Most people appreciate that construction work involves some inherent risks. However, in South Africa, the amount of accidents in the construction industry is rather alarming.
According to a statement released by the government, there are at least 1.5 to 2.5 fatalities per week in the construction sector, which contributed 12% to the country’s GDP in 2016.
As of June last year, the construction industry employed at least 1.4 million people, but the unacceptably high rate of accidents highlights that the Occupational Health and Safety Act’s construction regulations are not achieving acceptable standards. Between 2011 and 2015, the Western Cape even experienced a rise in the number of accidents by an annual average of 12%.
A lack of management and poor workmanship have been cited as the main reasons for many of the injuries and fatalities. Lennie Samuel, a senior inspector and forensic investigator at the Department of Labour, clarified that “the lack of supervision and failures by management, in my view, is the biggest factor to the cause of incidents. Most of the incidents investigated find its root cause in the upper streams of management. They (management) identify and correct only the immediate causes or symptoms and not the root causes. The consequences, unfortunately, often lead to disablement, disfigurement, injury and fatalities and collapses.”
“The health and safety legislation is not a problem — it is the behaviour, attitude and perception of certain employers that is the problem,” said Samuel. He also added that some construction sites failed to produce risk assessments, and used inappropriate material and designs.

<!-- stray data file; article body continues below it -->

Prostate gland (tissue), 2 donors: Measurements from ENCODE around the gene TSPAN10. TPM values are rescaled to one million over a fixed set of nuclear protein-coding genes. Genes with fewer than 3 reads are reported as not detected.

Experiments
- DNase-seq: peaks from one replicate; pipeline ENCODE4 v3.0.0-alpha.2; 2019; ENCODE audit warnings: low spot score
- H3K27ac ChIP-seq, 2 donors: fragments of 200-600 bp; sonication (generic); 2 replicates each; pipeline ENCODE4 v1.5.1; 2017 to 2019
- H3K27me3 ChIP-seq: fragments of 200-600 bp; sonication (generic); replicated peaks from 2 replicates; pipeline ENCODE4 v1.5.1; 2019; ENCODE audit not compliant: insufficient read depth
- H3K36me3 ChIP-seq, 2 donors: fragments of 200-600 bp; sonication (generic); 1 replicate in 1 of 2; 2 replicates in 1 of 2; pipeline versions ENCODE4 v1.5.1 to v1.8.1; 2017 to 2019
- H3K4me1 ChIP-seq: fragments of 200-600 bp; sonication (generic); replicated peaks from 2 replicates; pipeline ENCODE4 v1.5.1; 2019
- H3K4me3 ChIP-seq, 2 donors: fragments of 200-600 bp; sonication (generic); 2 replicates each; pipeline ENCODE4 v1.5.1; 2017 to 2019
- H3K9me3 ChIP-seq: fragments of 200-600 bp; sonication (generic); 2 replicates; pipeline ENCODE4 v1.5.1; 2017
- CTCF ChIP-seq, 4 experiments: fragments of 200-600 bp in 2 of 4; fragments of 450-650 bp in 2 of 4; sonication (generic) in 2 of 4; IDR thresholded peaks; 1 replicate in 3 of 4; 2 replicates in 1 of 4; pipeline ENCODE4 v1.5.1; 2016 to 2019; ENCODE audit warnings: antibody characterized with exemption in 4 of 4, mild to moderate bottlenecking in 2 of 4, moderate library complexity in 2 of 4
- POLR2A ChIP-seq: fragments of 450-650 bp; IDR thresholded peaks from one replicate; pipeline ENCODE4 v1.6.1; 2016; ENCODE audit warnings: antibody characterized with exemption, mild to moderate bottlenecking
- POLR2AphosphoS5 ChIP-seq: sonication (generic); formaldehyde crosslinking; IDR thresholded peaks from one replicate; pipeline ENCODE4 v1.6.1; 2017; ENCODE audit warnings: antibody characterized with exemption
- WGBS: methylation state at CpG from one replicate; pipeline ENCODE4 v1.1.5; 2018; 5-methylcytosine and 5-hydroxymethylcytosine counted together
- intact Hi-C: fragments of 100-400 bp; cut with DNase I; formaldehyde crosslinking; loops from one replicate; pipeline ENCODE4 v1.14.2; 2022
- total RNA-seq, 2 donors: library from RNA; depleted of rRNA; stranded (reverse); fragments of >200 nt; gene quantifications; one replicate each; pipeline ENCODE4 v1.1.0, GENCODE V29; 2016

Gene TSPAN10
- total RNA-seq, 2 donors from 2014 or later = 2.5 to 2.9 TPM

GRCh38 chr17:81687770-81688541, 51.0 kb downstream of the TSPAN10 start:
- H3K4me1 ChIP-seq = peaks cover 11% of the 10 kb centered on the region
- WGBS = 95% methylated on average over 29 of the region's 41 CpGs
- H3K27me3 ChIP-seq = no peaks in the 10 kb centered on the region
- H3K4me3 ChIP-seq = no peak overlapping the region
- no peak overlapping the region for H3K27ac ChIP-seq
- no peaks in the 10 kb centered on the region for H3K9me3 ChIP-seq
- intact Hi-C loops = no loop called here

In light of these findings, it is vital that all employers start to comply with health and safety legislations to save their workers’ lives. This should be a coordinated effort, and everyone in the construction industry (from large corporates to small sub-contractors) needs to take responsibility, be vigilant and follow correct protocol.
A culture of safety needs to be built in South Africa; and government, organised labour and construction employers need to urgently commit to implementing legislation and the recommendations prescribed in the Construction Health and Safety Accord.
Health and safety issues should be a top priority for employers and employees, as even one fatality is one too many. To achieve this goal of zero harm, it’s important to improve the skills of employees in the industry, by providing proper training and arranging adequate supervision.
Using correct and good quality tools, as well as safety and fall prevention equipment, is also essential. Employees should be trained in the basic principles of health and safety, and how to protect fellow workers as well as themselves.
Regular drug screening and alcohol testing on construction sites could also be of benefit, and all employees should have a valid medical certificate of fitness specific to the work that is required.
If the industry doesn’t start adhering to these formalities, construction companies are likely to pay the price for accidents, which can end up costing them dearly in terms of compensation, man hours, and even employees.
Apart from the legal and social ramifications, health and safety incidents in the workplace can have severe financial implications. If you have suffered from a personal injury as a result of negligence in the industry, or a relative has died in a construction accident, don’t hesitate to contact Henry Shields Attorneys; we see that the law works for you.